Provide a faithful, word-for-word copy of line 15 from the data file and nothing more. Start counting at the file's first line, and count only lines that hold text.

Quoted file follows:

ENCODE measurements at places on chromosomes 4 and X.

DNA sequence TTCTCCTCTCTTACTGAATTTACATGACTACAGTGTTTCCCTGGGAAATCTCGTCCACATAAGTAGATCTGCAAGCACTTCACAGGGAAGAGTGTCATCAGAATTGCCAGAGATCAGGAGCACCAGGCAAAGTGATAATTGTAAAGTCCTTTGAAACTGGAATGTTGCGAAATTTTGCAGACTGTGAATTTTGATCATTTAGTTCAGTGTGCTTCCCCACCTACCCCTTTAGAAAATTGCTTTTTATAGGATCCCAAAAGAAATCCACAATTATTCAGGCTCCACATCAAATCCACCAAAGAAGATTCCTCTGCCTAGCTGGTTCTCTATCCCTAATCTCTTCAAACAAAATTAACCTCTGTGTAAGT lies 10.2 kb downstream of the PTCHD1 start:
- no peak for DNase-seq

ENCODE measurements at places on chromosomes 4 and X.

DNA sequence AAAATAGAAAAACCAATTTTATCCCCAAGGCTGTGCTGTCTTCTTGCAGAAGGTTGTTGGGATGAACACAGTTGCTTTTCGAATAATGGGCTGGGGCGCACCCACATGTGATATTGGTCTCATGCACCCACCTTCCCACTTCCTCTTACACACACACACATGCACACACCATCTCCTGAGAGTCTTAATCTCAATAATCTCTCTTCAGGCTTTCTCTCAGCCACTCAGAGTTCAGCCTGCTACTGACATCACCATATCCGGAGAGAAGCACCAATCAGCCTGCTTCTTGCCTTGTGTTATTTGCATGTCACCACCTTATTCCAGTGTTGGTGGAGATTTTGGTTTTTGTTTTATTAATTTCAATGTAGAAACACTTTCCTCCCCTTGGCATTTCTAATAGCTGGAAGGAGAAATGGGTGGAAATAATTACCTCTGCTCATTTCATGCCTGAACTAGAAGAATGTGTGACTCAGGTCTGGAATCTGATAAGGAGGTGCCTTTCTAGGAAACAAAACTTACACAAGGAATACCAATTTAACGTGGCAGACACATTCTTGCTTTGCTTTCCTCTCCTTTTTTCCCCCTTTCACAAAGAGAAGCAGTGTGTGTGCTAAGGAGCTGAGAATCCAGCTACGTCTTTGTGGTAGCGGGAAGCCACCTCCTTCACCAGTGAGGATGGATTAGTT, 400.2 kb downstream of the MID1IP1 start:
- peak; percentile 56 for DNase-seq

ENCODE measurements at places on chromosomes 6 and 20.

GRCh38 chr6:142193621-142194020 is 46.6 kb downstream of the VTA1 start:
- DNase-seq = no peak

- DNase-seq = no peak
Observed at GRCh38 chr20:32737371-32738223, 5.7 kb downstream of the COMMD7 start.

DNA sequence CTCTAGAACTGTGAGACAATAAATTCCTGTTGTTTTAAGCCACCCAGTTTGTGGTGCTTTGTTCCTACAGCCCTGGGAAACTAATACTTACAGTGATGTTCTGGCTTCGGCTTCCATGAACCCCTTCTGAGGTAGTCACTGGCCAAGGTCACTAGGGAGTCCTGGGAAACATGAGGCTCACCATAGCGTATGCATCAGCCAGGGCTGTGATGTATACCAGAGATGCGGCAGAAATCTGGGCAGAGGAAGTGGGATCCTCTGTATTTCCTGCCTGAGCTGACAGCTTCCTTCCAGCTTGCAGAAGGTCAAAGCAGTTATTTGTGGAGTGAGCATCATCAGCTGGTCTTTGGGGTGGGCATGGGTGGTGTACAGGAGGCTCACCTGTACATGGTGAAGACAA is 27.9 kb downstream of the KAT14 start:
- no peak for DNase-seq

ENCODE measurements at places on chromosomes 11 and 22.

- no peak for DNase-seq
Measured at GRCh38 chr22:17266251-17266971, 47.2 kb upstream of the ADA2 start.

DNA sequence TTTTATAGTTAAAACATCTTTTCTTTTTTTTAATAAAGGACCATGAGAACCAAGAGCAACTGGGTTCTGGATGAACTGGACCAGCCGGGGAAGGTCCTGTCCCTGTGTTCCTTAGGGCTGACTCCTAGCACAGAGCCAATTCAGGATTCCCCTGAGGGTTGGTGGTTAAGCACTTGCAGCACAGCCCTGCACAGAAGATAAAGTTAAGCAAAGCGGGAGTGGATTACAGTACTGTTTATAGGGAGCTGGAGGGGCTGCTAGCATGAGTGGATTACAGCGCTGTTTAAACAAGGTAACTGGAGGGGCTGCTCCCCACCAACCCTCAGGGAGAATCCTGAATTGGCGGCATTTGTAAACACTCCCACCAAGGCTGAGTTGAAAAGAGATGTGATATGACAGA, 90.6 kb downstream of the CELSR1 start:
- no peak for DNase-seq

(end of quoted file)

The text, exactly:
- no peak for DNase-seq